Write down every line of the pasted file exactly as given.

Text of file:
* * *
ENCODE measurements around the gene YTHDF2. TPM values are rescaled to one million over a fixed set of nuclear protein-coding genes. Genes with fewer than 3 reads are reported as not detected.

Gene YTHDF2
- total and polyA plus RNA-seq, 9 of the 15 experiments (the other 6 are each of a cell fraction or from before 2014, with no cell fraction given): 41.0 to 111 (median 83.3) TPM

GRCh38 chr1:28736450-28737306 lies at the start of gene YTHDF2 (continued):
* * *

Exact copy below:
ENCODE measurements around the gene YTHDF2. TPM values are rescaled to one million over a fixed set of nuclear protein-coding genes. Genes with fewer than 3 reads are reported as not detected.

Gene YTHDF2
- total and polyA plus RNA-seq, 9 of the 15 experiments (the other 6 are each of a cell fraction or from before 2014, with no cell fraction given): 41.0 to 111 (median 83.3) TPM

GRCh38 chr1:28736450-28737306 lies at the start of gene YTHDF2 (continued):